The PhotoBook Journal

February 12, 2019

Peggy Levison Nolan – REAL PICTURES

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Peggy Levison Nolan, REAL PICTURES: Tales of a Badass Grandma

Photographer: Peggy Levison Nolan, born Albany, NY currently resides in Hollywood, Florida

Publisher: Daylight Books, Durham, North Carolina, c. 2018

Essays by Abner Nolan, Suzanne Opton, Bonnie Clearwater

Language: English

Hardcover, Clothbound, 130 pages, 85 color photographs, 10 x8 inches, printed by Artron, China

Notes: Having recently attended a panel discussion on the topic of Photo-books, this reviewer was reminded of the value of having access to a photographer’s work within reach, available to visit and revisit whenever the mood occurs. To hold a book in one’s hands, to turn the pages at the pace of our own choosing, to enjoy the tactile experience of a real object, perhaps in the comfort of a favorite chair, or as a way to nourish the creative spirits while living through challenging times…all these pleasures come together in REAL PICTURES the new photo-book by Peggy Levison Nolan.

The full title of this collection of personal imagery is REAL PICTURES: Tales of a Badass Grandma; however the subject of Nolan’s 85 color photographs seems more intimate and gentle than the name suggests. Nolan may in fact be a Badass Grandma, but she is also a keen observer of light, color, joy, and quiet moments. By focusing her lens in the direction of her grandchildren and their parents, Nolan goes beyond the mode of typical family snapshots. REAL PICTURES is an Ode to life’s simple gifts in the fine art tradition of William Eggelston, Robert Frank, and Harry Callahan.

Rarely does the cover of a book warrant as much touch: this hardbound book is covered in a muted orange material reminiscent of sun faded upholstery, immediately evoking feelings of being in someone’s living room. Perhaps Nolan’s, perhaps your own. The first 3 images directly address perception of focus, shadow and reflection as seen through windows, gradually drawing us in to the homes of her adult children while signaling these images have an emotional point of view.

Its hard not to feel Nolan’s love of her subjects, and in turn theirs through willingness to be photographed in toy strewn houses, rumpled bed sheets, sleepy morning kitchens. Infants cry, kids make messes, family members embrace.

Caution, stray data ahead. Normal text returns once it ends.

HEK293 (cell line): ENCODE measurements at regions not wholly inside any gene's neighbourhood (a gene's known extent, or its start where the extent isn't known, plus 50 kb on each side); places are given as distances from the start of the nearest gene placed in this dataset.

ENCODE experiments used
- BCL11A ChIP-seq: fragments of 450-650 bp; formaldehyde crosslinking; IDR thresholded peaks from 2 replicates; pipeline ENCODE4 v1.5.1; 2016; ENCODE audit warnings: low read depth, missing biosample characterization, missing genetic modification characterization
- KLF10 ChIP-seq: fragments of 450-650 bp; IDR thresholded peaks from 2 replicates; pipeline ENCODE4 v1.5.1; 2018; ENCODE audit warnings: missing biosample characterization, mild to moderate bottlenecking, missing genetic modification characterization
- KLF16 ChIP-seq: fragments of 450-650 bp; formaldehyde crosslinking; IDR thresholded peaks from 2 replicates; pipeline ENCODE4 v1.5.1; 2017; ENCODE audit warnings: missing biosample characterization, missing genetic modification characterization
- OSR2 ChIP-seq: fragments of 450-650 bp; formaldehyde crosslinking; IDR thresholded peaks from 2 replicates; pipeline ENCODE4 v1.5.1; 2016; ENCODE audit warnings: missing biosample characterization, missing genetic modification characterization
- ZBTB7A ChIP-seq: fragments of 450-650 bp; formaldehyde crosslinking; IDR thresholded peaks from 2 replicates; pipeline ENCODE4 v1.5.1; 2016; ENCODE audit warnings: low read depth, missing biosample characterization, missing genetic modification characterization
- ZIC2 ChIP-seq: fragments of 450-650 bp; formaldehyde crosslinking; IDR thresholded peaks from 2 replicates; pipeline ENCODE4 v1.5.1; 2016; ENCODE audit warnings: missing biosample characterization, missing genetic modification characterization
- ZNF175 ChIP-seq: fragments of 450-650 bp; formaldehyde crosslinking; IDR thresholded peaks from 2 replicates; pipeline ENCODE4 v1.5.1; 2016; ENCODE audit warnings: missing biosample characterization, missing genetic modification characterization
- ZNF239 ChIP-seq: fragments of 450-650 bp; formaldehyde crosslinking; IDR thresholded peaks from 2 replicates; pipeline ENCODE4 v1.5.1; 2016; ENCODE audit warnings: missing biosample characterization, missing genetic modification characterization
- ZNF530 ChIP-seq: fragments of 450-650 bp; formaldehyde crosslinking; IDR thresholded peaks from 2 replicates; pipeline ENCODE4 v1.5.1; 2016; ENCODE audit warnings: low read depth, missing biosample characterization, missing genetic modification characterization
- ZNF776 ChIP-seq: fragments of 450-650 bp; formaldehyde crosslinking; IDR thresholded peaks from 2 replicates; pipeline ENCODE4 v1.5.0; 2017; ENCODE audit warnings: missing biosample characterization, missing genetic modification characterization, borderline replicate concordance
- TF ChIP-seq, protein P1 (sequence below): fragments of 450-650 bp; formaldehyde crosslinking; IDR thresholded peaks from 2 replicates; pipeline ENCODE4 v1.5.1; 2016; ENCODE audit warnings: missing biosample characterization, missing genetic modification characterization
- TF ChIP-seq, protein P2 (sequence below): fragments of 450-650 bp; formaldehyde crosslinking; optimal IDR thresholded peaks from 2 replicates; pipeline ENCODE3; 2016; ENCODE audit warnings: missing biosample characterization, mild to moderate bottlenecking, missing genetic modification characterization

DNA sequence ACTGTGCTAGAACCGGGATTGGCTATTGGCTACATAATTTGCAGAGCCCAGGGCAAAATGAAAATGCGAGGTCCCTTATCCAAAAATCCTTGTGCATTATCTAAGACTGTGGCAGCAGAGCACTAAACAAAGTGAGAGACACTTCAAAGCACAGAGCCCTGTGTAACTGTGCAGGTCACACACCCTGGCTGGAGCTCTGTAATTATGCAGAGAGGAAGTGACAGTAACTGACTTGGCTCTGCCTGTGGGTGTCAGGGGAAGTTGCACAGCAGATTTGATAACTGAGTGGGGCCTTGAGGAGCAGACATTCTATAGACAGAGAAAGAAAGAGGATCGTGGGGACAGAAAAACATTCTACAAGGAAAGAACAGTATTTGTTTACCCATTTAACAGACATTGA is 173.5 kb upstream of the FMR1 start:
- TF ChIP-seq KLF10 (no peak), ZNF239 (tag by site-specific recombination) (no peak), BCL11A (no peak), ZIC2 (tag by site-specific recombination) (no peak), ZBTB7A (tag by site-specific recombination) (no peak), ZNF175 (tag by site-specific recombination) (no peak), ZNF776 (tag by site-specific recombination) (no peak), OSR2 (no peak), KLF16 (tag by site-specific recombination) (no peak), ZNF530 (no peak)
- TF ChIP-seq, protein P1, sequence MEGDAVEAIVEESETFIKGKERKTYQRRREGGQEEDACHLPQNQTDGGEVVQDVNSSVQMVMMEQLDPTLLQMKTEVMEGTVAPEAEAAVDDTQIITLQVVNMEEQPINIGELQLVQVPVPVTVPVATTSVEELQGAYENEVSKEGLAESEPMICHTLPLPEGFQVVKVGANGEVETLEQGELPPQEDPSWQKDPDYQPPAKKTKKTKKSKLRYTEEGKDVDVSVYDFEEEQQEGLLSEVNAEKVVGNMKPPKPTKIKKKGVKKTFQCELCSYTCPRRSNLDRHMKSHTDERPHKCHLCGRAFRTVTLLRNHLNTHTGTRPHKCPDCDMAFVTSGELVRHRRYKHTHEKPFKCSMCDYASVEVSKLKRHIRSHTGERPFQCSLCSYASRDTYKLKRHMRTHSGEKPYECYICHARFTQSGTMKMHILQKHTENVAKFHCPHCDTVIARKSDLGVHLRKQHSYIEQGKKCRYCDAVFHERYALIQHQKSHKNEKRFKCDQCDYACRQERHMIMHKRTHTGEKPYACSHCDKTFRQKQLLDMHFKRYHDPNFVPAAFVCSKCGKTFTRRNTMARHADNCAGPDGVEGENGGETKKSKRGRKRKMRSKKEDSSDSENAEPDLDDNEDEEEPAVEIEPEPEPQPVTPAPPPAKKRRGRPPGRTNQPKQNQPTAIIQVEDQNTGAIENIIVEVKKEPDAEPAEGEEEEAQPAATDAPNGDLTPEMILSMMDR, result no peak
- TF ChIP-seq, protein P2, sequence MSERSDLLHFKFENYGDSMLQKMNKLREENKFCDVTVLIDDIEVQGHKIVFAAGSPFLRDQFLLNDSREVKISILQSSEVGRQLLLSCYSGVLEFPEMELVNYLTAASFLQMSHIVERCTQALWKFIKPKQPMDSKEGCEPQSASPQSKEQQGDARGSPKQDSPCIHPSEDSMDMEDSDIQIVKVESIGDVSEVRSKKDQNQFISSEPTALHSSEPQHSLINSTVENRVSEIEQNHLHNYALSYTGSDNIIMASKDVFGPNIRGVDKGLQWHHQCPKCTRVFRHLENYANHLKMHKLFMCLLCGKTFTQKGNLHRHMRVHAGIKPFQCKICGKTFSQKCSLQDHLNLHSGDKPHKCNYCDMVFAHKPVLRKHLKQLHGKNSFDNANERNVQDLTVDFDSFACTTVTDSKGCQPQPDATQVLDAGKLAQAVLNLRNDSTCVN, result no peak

Nearly every image is infused with appreciation for color found in natural light, be it the simple blue line of a plastic shower curtain or the tiny pink foot of a napping child. The de-saturated tones of a nursing mother and child are echoed in the wide-angle view of two generations standing at the edge of a shore. Babies are born, stray hairs are left on the side of the bathroom sink; in Nolan’s work we understand why all of this is beautiful.

Though Nan Goldin’s color work is sited as having influenced Nolan to move beyond her initial use of Black and White, REAL PICTURES is less confrontational, and other than a shadow on the wall and a final image of feet in need of a pedicure, Nolan does not visually represent herself. Rather her work feels more in line with the early work of another female photographer Sally Mann, who also turned her lens in the direction of family; both women photographing those she knows best and loves most. In an era saturated with celebrity worship and instagram selfies, Nolan’s work is refreshingly sincere, selling nothing, offering us the richness of deeply invested relationships and the spaces in which they grow..

Upon learning that Nolan’s own mother died tragically when she was a girl and her father burned all the family photos in an attempt to spare further pain, the choice to become not only a mother and grandmother but a photographer herself, adds poignancy to revisiting Peggy Nolan’s beautiful work. Born of a self-made tradition giving her offspring handmade books documenting their own journeys into the wonders of parenthood, to now share these celebratory images with the rest of us, does indeed confirm that Peggy Nolan is in the best sense of the word, Badass.